Junior Docent Elijah Washington Wins Milly Kibrick Youth Service Award

Hudson River Museum Junior Docent Elijah Washington, senior at Riverside High School in Yonkers, was awarded the Milly Kibrick Youth Service Award from the Westchester County Youth Board on October 17. The Milly Kibrick Youth Service Awards are given in memory of Milly Kibrick, a prominent county social worker and youth activist who dedicated her life to helping underprivileged children. Elijah was one of 10 graduating seniors from Westchester to win this award, given to those who actively demonstrate leadership in community service, particularly in community empowerment, STEM fields, and innovative thinking. Three of these 10 students, in addition to a teacher who was also honored, were from Yonkers Public Schools.

Araya Henry, Manager of Youth and Family Programs and leader of the Junior Docent Program, said about Elijah, “I truly admire Elijah’s professionalism, charisma, and intellect. He is one of the most responsible members of our team. He never hesitates to be a leader and as a member of the Junior Docent Advisory Board, of which he is Co-Chair, he plans and implements programs and events on behalf of all Junior Docents. Over three years as a JD he has dedicated over 350 hours as a volunteer, yet still takes time to offer advice and mentor younger members of the program.”

Elijah joined the Museum’s Junior Docent program as a freshman in 2014. Nominated for his leadership and engagement in various organizations on a local and national level, Elijah is Chair of Mayor Mike Spano’s Youth Advisory Council and founded Youth Giving Back, a club which fosters community involvement in youth. Elijah also participates in Annual Yonkers Childhood Hunger Summit, the Bully-Free Zone Club, and the Youth Philanthropy Leadership Team. In January, 2017 Elijah won a Martin Luther King Jr. Legacy Youth Award from the African American Men of Westchester (AAMW) and this summer traveled to Spain on a full Global Navigator scholarship from the Council on International Educational Exchange.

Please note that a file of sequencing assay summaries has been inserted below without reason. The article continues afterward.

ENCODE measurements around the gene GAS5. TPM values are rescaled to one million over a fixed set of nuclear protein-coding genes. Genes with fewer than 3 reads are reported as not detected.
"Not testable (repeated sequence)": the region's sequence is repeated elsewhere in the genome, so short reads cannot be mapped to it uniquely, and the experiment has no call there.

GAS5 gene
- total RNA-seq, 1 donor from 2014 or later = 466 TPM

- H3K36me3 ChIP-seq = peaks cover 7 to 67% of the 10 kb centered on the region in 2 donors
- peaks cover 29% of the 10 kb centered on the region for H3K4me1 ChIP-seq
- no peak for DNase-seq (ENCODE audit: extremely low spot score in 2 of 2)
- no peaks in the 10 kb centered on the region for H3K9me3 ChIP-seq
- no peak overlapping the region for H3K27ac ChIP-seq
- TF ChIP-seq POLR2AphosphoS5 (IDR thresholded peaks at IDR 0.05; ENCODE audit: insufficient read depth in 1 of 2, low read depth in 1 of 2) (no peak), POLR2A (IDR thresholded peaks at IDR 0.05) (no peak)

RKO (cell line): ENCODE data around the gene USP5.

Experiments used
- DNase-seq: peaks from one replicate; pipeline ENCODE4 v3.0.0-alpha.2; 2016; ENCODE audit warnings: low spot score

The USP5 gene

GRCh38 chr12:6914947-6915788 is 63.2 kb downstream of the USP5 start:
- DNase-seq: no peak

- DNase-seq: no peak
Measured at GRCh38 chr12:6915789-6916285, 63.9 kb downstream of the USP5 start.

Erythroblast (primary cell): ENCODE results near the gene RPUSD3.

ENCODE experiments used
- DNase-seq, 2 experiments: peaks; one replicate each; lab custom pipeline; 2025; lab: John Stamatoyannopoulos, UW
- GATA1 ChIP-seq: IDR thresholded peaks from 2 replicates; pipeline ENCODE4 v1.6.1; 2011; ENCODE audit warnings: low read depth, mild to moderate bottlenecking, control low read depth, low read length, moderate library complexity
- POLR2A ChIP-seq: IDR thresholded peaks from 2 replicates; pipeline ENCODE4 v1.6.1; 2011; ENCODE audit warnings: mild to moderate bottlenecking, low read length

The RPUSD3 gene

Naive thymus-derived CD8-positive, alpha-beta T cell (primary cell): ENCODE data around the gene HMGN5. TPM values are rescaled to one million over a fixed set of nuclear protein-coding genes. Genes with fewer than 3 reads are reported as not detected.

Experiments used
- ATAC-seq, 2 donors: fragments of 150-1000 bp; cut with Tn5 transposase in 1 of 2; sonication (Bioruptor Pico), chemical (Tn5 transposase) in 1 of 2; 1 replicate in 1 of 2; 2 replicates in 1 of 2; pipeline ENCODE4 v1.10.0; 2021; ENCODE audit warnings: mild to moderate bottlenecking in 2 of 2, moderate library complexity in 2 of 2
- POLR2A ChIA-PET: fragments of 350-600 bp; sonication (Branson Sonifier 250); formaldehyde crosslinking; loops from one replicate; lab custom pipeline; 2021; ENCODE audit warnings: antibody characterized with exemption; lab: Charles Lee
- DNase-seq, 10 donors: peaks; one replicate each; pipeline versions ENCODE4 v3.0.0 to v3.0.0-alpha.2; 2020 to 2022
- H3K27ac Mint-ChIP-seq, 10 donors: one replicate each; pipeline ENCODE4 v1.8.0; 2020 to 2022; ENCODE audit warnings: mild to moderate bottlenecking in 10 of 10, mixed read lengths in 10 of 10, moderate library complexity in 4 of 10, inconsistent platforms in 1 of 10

To meet an urgent need for after-school activities for teens, the Hudson River Museum began working with the Yonkers Public School District to launch the Museum’s Junior Docent Program in 1995. The program trains students to provide hands-on programs and tours for Museum visitors, and Junior Docents train each week with curators, artists, scientists, historians and other experts to further leadership and college readiness skills. Nearly 80 high school students, representing every high school in Yonkers, participate in the program and 100% of the students that have completed this program have been accepted into college. The JD Program has graduated over 400 young adults, who have gone on to colleges and universities including: Yale, Columbia, NYU, Brown, Cornell, Howard, Fordham, NY Institute of Technology, Marist, Pace, Mercy, Manhattan, City College, SUNY Binghamton, SUNY Albany, and SUNY Stony Brook.